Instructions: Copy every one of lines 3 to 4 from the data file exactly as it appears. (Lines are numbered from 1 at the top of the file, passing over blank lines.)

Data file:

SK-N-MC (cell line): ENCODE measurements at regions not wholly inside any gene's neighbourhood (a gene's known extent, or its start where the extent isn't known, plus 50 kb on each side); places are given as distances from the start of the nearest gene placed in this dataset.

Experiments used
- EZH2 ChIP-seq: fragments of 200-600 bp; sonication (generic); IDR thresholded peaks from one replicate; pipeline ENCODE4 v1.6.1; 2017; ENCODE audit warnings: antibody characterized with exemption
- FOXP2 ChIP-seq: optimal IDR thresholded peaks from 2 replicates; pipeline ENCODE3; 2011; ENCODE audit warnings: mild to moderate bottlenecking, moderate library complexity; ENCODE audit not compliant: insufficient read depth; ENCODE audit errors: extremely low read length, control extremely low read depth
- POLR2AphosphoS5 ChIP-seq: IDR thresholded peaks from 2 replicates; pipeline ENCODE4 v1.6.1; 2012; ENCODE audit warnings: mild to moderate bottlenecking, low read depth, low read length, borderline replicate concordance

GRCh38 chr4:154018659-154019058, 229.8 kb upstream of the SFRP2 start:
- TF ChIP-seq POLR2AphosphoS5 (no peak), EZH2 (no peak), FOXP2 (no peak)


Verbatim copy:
- EZH2 ChIP-seq: fragments of 200-600 bp; sonication (generic); IDR thresholded peaks from one replicate; pipeline ENCODE4 v1.6.1; 2017; ENCODE audit warnings: antibody characterized with exemption
- FOXP2 ChIP-seq: optimal IDR thresholded peaks from 2 replicates; pipeline ENCODE3; 2011; ENCODE audit warnings: mild to moderate bottlenecking, moderate library complexity; ENCODE audit not compliant: insufficient read depth; ENCODE audit errors: extremely low read length, control extremely low read depth